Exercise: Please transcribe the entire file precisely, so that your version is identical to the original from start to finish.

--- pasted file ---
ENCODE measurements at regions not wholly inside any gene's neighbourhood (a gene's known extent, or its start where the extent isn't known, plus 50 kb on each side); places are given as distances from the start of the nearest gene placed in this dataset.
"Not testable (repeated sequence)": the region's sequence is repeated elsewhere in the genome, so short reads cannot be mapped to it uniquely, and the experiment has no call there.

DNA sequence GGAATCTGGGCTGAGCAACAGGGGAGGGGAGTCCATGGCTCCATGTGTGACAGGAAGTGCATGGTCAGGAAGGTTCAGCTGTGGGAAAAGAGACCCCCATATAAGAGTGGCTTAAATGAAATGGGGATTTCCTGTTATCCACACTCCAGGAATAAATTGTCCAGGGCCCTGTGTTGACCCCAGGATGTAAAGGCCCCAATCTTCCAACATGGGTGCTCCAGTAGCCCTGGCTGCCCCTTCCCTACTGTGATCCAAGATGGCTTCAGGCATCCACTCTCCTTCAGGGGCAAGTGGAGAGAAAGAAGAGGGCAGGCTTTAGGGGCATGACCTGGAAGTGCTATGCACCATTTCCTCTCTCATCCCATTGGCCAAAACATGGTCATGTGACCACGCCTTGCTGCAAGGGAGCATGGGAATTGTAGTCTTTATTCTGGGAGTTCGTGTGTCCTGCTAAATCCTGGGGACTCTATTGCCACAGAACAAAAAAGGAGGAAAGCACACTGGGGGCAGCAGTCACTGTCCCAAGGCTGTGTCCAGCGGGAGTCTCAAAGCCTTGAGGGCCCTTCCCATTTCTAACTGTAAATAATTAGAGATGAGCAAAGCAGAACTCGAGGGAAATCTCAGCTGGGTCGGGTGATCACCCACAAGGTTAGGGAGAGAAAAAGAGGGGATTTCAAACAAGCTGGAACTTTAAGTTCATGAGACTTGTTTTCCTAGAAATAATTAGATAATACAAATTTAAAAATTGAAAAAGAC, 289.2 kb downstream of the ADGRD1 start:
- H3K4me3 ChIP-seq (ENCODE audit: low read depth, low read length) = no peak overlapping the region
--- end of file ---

ENCODE measurements at regions not wholly inside any gene's neighbourhood (a gene's known extent, or its start where the extent isn't known, plus 50 kb on each side); places are given as distances from the start of the nearest gene placed in this dataset.
"Not testable (repeated sequence)": the region's sequence is repeated elsewhere in the genome, so short reads cannot be mapped to it uniquely, and the experiment has no call there.

DNA sequence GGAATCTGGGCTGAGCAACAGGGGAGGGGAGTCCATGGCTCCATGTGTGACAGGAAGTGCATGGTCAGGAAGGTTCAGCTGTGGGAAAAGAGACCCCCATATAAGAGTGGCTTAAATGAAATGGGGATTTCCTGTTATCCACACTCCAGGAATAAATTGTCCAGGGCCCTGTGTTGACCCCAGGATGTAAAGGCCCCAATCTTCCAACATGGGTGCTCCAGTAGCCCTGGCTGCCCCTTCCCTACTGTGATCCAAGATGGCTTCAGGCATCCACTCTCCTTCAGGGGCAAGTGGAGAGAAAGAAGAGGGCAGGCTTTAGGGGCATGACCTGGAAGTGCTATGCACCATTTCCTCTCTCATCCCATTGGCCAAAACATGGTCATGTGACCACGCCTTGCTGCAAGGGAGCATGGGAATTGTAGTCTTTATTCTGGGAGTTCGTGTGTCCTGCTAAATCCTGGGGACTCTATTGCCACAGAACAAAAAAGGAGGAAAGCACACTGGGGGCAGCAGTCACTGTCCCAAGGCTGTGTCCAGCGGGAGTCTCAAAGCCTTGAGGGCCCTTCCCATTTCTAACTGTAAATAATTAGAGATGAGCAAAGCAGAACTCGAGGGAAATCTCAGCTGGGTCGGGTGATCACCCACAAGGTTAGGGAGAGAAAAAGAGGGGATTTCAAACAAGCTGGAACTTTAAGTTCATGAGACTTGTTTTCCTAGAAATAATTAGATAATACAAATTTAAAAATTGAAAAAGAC, 289.2 kb downstream of the ADGRD1 start:
- H3K4me3 ChIP-seq (ENCODE audit: low read depth, low read length) = no peak overlapping the region